The nineteenth century American frontier comes alive for students and interested readers in this unique exploration of westward expansion. This study examines the daily lives of ordinary men and women who flooded into the Trans-Mississippi West in search of land, fortune, a fresh start, and a new identity. Their daily life was rarely easy. If they were to survive, they had to adapt to the land and modify every aspect of their lives, from housing to transportation, from education to defense, from food gathering and preparation to the establishment of rudimentary laws and social structures. They also had to adapt to the Native Americans already on the land-whether through acculturation, warfare, or coexistence. Jones provides insight into the experiences that affected the daily lives of the diverse people who inhabited the American frontier: the Native Americans, trappers, explorers, ranchers, homesteaders, soldiers and townspeople. This fascinating book gives a sense of the extraordinary ordinariness of surviving, prospering, failing, and dying in a new land; and explores how these westering Americans inevitably displaced those already bound to the land by tradition, culture, and religion. A wealth of illustrations complement the text of this easy-to use reference.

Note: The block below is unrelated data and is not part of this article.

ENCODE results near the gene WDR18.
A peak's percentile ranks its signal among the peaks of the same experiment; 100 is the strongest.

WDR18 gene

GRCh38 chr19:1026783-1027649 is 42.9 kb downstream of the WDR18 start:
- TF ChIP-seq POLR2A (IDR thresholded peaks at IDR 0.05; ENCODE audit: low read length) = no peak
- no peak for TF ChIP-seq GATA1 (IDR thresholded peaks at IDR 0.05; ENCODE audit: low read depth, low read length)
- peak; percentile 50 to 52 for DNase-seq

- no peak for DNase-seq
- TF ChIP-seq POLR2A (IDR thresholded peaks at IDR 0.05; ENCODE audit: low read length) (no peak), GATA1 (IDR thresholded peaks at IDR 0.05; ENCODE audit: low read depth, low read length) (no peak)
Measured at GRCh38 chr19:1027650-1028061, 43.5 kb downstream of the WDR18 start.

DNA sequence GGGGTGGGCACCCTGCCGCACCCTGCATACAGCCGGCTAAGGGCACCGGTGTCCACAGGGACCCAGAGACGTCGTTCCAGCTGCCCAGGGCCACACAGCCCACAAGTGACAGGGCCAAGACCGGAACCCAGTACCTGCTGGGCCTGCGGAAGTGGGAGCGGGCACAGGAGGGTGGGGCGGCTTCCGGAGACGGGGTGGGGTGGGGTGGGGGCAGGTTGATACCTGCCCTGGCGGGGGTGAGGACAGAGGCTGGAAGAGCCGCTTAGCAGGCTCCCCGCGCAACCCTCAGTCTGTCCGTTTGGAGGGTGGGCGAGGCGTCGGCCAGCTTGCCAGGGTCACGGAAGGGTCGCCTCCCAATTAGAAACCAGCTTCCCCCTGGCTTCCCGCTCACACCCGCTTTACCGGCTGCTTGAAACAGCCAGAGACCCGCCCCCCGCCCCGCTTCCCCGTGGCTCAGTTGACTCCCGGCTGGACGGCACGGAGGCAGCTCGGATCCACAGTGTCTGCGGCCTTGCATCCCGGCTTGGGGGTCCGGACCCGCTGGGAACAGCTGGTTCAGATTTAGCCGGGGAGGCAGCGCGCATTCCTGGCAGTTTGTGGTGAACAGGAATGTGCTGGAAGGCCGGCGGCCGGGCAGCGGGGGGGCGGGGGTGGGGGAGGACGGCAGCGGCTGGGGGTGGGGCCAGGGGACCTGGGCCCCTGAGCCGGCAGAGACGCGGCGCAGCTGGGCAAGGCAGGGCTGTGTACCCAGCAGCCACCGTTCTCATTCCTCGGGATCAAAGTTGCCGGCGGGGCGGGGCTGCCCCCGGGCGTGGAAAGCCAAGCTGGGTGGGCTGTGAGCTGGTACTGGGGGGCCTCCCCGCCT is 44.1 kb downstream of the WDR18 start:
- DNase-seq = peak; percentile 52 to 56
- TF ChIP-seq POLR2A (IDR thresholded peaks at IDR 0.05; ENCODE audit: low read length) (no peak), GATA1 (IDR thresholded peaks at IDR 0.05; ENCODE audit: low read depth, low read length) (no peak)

MARY ELLEN JONES is Director of American Studies and Associate Professor of English at Wittenberg University in Springfield, Ohio. Among other works, she is author of The American Frontier (1994), Christopher Columbus and His Legacy (1992), and John Jakes: A Critical Companion (Greenwood, 1996).